Civil War Centennial
This series features five stamps – one for each year of the Civil War – to commemorate its 100th anniversary.
In the spring of 1864, the Union and Confederate armies were in a race toward Richmond, the capital of the Confederacy. Union General Ulysses S. Grant’s main objective was to get between Lee’s army and Richmond, thus severing its communications and supplies.
On May 3, 1864, the Union army crossed the Rapidan River and entered a dense forest known as the Wilderness. Knowing that Lee avoided engagements on difficult ground, Grant ordered his men to camp for the night. The next morning they would set off and attempt to get between Lee and Richmond.
The following morning, as the Union army was beginning its march out of the Wilderness, the Confederates attacked. Because of the thick vegetation in the forest, it was difficult to see or maneuver properly, making an effective battle impossible. Cavalry and artillery were useless in such an environment, so much of the fighting was nearly hand to hand. Before long, the flashes from muskets ignited the dry underbrush. Fire claimed the lives of many wounded still lying on the battlefield.
Grant considered the battle a Union victory because he was able to accomplish his objective of getting his troops across the Rapidan River (practically in the face of Lee’s army) and re-forming as a unit on the other side. However, because of the heavy casualties on both sides, history remembers it as a tactical draw.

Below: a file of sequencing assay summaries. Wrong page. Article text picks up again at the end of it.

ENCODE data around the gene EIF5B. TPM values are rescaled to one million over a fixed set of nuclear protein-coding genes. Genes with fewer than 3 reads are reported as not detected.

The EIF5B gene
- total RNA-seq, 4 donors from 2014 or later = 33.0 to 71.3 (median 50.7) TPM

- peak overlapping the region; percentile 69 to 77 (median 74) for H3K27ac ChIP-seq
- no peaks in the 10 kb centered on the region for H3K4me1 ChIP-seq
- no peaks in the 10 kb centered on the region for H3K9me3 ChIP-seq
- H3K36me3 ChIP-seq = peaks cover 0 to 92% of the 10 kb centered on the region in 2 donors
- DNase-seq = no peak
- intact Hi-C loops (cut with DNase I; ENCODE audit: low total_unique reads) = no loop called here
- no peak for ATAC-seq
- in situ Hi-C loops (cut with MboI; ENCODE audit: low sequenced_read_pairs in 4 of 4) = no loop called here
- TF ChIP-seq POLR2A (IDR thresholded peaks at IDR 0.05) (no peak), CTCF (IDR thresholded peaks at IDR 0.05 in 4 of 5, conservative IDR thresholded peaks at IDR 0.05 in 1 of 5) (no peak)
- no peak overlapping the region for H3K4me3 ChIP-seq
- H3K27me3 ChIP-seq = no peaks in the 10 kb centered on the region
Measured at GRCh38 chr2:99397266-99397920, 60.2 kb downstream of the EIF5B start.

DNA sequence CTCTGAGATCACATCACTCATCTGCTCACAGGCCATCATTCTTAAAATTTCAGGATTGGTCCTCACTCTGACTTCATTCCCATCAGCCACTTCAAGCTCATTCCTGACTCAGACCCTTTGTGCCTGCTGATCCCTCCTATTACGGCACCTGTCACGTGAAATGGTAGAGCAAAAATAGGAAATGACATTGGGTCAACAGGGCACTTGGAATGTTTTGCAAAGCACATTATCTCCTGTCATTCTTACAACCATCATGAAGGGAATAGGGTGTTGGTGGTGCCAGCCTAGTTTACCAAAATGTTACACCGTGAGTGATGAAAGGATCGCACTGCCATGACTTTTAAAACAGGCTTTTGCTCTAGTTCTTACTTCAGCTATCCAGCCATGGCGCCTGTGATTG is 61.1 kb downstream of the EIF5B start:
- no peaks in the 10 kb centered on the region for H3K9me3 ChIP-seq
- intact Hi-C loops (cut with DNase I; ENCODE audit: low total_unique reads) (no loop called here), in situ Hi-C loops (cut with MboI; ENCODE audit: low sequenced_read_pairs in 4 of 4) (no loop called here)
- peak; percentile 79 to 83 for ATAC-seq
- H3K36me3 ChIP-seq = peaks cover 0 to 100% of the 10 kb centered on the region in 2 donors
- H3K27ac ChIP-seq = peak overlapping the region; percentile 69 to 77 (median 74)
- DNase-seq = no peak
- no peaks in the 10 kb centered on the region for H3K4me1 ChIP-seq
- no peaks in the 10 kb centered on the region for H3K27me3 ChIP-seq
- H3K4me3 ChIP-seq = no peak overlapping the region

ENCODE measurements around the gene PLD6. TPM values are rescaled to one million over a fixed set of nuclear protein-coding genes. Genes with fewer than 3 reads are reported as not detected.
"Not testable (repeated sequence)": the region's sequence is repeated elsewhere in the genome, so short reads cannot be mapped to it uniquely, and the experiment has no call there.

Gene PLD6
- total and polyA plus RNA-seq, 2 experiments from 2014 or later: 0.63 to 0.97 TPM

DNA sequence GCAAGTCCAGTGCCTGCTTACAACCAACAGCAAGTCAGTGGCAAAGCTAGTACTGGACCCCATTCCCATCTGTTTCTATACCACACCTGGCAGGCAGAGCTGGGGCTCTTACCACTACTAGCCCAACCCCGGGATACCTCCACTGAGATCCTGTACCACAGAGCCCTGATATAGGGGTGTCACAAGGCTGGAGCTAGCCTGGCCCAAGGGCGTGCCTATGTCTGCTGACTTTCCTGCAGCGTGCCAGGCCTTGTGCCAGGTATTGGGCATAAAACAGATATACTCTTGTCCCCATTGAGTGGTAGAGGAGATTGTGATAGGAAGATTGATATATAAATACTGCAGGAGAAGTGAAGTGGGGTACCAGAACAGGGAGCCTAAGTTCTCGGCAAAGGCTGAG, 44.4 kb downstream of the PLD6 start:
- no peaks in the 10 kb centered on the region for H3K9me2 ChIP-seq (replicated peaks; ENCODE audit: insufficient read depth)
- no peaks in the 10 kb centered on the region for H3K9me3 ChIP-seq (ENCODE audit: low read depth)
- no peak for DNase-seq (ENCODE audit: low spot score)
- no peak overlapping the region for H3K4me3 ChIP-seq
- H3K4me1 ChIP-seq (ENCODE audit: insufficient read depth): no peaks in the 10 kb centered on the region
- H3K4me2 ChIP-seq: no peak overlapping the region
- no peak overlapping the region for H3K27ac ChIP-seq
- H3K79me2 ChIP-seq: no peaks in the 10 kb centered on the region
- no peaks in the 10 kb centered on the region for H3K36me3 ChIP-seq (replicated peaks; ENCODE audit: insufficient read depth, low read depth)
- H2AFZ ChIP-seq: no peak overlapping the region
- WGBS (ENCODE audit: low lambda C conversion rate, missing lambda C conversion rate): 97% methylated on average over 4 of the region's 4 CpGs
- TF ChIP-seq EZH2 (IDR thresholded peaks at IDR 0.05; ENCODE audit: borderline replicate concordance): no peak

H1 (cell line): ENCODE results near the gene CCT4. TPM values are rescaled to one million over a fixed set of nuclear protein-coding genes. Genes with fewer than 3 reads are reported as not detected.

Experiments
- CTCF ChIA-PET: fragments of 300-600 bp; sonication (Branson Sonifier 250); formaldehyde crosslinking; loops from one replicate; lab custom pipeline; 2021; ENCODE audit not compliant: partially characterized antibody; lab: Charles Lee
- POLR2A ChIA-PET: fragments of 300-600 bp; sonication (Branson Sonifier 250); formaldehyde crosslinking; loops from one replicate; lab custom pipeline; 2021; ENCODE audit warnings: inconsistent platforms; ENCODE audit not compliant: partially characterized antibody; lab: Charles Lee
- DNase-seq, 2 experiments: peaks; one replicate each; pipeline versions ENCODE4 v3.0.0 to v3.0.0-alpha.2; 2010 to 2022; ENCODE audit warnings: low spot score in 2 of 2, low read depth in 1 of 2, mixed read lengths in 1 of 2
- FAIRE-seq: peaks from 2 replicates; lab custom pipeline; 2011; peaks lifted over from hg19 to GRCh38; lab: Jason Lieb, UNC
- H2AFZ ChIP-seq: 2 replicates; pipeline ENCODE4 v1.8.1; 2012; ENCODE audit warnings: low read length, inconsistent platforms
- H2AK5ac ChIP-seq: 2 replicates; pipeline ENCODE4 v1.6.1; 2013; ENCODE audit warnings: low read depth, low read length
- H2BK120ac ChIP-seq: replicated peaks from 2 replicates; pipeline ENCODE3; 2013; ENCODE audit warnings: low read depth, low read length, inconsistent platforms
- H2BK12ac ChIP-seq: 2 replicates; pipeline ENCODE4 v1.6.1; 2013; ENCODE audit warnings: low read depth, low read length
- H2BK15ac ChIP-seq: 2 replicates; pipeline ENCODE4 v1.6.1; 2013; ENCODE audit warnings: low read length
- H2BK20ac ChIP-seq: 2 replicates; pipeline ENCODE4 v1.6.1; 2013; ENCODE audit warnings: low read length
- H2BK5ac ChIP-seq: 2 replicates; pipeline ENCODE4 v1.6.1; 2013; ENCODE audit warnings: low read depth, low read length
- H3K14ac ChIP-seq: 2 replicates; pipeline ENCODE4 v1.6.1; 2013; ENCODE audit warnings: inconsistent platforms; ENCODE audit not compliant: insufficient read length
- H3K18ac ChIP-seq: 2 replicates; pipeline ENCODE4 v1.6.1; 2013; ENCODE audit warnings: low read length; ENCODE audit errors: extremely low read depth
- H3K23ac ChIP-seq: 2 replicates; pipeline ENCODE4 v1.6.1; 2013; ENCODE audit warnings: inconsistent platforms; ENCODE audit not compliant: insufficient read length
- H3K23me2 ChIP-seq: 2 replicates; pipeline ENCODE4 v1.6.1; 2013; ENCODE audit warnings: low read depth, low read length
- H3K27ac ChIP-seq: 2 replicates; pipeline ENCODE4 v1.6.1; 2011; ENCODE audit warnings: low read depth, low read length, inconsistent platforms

On April 9, 1865, after a week of almost daily conflicts with Grant’s Union army, Lee’s Confederates approached the small Virginia settlement of Appomattox. After a short battle with a much larger Union force at Appomattox, Lee sent word to Grant that he wished to surrender.
The two generals, each with a small group of officers, met in the parlor of Wilmer McLean to negotiate terms. Grant’s terms were generous. Soldiers were allowed to keep their horses for the next year’s plowing, and officers were allowed to keep their pistols. Grant also ordered that Confederate prisoners be fed with Union rations and that the Union soldiers refrain from celebrating the victory in the presence of the defeated Confederate army.
At long last, America’s tragic Civil War had come to an end.